Medical Training in Rural Areas: An "Exciting New Development" says Dr. Hume
New programs are introducing medical students and young doctors to the joys and challenges of practicing medicine in rural areas. The advantages go both ways: the medical students and new doctors get training in managing real-life situations with the facilities and support available in small communities; and the communities benefit from having young doctors learning the joys of rural living, settling into the communities, and becoming more likely to make their lives here. Rossland, Trail and Nelson are among the several communities benefiting from these innovations in medical training.
A joyful gathering of health professionals, community leaders, medical students and new doctors met on Monday, July 6, at the home of Drs. Cheryl Hume and Ralph Behrens, to celebrate the new “distributed training” programs and to warmly welcome their participants. Dr. Hume is the Director of University of BC (UBC) Clerkships and the Residency Program for the Kootenay Boundary; she very kindly provided a wealth of information about medical training and the new programs. She expects the programs to “mitigate the shortage of doctors” in remote and rural communities, as the programs will “provide significant opportunities for rural physician recruitment and retention.”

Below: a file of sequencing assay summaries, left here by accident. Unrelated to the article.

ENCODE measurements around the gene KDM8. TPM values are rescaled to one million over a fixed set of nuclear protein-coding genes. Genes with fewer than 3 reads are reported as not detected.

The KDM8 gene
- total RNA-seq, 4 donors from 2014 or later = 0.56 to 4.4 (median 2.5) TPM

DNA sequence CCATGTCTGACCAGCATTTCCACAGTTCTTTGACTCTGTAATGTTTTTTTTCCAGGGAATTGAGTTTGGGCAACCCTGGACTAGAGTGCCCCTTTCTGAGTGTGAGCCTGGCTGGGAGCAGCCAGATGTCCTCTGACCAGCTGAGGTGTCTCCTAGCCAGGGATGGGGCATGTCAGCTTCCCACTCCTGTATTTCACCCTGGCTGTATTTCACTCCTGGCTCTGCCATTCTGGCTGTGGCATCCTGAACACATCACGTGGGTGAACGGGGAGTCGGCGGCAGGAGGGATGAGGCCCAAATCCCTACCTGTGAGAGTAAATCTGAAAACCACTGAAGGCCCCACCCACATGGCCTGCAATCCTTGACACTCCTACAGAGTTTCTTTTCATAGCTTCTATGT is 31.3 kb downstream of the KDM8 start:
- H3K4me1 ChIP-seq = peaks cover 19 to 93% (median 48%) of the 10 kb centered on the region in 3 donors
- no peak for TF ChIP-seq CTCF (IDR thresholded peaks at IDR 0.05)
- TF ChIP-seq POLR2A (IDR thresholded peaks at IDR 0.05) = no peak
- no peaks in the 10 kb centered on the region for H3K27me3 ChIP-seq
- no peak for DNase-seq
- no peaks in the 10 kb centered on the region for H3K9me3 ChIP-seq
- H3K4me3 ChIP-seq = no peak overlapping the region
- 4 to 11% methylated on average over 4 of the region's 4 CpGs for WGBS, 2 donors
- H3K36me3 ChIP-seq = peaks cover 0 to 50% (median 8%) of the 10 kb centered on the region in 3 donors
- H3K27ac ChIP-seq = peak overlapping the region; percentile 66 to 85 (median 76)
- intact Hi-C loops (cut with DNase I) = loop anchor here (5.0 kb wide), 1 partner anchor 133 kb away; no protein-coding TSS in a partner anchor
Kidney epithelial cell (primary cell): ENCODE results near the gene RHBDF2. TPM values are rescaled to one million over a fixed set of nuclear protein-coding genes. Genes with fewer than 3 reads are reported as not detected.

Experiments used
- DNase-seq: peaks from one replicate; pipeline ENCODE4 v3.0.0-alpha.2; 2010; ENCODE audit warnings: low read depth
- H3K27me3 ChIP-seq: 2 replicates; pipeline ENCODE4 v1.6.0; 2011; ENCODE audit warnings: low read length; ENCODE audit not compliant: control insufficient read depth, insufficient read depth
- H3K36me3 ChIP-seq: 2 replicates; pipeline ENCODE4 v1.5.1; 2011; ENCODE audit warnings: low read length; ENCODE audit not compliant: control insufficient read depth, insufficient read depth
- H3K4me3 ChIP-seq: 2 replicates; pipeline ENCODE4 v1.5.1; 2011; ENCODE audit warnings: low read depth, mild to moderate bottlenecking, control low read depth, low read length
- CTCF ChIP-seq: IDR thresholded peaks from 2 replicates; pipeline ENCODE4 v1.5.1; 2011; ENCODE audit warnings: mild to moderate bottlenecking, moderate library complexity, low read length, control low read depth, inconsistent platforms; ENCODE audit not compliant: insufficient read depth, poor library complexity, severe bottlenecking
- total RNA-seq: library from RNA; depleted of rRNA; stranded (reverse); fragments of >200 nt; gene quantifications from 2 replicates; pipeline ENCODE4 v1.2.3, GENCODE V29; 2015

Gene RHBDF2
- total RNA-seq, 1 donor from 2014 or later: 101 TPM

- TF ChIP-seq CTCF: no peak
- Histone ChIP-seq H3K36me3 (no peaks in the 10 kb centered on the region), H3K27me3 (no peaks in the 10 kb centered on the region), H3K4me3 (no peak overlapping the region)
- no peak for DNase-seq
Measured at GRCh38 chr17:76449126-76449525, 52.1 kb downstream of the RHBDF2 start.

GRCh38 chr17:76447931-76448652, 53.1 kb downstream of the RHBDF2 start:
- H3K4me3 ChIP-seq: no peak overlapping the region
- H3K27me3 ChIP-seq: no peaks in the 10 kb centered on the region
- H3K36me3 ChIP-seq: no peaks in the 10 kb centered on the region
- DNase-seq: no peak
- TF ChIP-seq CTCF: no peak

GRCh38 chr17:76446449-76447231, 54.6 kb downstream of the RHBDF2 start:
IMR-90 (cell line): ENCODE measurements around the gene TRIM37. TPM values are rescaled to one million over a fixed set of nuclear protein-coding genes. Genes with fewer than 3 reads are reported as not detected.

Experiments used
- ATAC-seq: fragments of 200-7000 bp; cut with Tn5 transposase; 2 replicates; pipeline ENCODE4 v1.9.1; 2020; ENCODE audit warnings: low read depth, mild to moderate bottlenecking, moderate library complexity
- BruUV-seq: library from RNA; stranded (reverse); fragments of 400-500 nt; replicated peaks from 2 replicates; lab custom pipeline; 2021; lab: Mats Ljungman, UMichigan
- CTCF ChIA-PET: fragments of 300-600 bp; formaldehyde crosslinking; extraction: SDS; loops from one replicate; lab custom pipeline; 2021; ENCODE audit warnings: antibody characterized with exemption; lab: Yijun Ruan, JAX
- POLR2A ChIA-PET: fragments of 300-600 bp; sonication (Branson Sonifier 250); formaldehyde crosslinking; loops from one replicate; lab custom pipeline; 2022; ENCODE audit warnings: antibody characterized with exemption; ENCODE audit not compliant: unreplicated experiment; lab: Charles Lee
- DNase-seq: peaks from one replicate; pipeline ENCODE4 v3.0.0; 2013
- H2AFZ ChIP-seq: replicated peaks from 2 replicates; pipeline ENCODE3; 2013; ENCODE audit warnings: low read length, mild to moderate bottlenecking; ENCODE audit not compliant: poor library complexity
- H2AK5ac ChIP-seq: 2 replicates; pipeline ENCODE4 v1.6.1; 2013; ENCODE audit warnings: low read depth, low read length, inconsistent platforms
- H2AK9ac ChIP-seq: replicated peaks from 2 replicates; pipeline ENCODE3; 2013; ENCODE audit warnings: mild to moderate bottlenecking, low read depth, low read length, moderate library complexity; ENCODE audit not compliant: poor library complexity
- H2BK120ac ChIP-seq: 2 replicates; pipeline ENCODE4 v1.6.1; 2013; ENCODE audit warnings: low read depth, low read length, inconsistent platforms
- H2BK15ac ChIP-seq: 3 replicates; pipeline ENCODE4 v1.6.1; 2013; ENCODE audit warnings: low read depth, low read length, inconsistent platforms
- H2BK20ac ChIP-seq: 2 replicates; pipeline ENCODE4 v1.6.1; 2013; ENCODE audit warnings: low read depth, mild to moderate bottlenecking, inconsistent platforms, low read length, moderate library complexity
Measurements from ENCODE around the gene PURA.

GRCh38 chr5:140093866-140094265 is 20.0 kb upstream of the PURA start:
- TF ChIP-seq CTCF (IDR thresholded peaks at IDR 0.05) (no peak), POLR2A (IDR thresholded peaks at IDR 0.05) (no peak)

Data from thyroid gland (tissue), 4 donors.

Excitement and enthusiasm radiated from everyone there. Rossland Mayor Kathy Moore said, “I am delighted to meet the new arrivals! This program will go a long way to introduce our wonderful area to new doctors interested in practicing in smaller, more rural environments. I really appreciate all the work that Dr. Hume and her team has done to make this program a reality.”
Being a medical student or a new doctor doing her or his residency in a rural community not only provides on-the-ground training for practicing medicine remote from major centres, but can also open up a world of possibilities for a healthier and more satisfying work-life balance.
The Integrated Clinical Clerkship (ICC) program started in 2010. It enables some medical students to do their third year of medical school in rural medical offices and hospitals; it’s where their academic training first meets real-life situations. There are six sites in BC available for the ICC program: Trail, Vernon, Chilliwack, Duncan, Fort St. John, and Terrace, and they can handle about 23 ICC students altogether.
Currently, there are four medical students each spending that third year in the Kootenay Boundary, getting their first real taste of clinical and hospital experience. Each student will work with the doctors in her or his hosting clinic, and with all the specialists at both the Kootenay Boundary Regional Hospital in Trail and the Kootenay Lake Hospital in Nelson. UBC has set up videoconferencing facilities to enable Trail and Vernon to work together to provide students with a richer learning experience, and will enable training to be exchanged between Trail and Nelson as well.
After completing their year of clerkship, the students will return to their UBC Faculty of Medicine “home” site — at UBC in Vancouver, or at UNBC in Prince George, or the UBC medical school Victoria, or UBC Okanagan in Kelowna — to compete their fourth year of medical school and earn the right to be called “Doctor.” Then, doctors choosing family medicine must complete two years of medical residency; those choosing other specialties must complete longer residencies — usually four years.